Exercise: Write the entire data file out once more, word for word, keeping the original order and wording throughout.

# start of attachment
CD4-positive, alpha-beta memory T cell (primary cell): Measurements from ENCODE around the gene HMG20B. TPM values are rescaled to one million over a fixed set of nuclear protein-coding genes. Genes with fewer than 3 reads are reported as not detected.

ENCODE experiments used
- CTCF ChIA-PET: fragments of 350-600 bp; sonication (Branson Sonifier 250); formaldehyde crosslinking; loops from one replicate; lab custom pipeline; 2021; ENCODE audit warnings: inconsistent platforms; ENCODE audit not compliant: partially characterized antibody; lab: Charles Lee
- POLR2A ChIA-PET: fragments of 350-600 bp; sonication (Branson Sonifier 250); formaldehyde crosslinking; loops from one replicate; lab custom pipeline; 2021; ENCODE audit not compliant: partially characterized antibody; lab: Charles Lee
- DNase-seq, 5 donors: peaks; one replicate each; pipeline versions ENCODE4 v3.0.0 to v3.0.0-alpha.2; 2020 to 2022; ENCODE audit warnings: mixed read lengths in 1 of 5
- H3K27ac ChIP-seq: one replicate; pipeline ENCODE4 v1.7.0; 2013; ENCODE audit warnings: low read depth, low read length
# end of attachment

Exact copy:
CD4-positive, alpha-beta memory T cell (primary cell): Measurements from ENCODE around the gene HMG20B. TPM values are rescaled to one million over a fixed set of nuclear protein-coding genes. Genes with fewer than 3 reads are reported as not detected.

ENCODE experiments used
- CTCF ChIA-PET: fragments of 350-600 bp; sonication (Branson Sonifier 250); formaldehyde crosslinking; loops from one replicate; lab custom pipeline; 2021; ENCODE audit warnings: inconsistent platforms; ENCODE audit not compliant: partially characterized antibody; lab: Charles Lee
- POLR2A ChIA-PET: fragments of 350-600 bp; sonication (Branson Sonifier 250); formaldehyde crosslinking; loops from one replicate; lab custom pipeline; 2021; ENCODE audit not compliant: partially characterized antibody; lab: Charles Lee
- DNase-seq, 5 donors: peaks; one replicate each; pipeline versions ENCODE4 v3.0.0 to v3.0.0-alpha.2; 2020 to 2022; ENCODE audit warnings: mixed read lengths in 1 of 5
- H3K27ac ChIP-seq: one replicate; pipeline ENCODE4 v1.7.0; 2013; ENCODE audit warnings: low read depth, low read length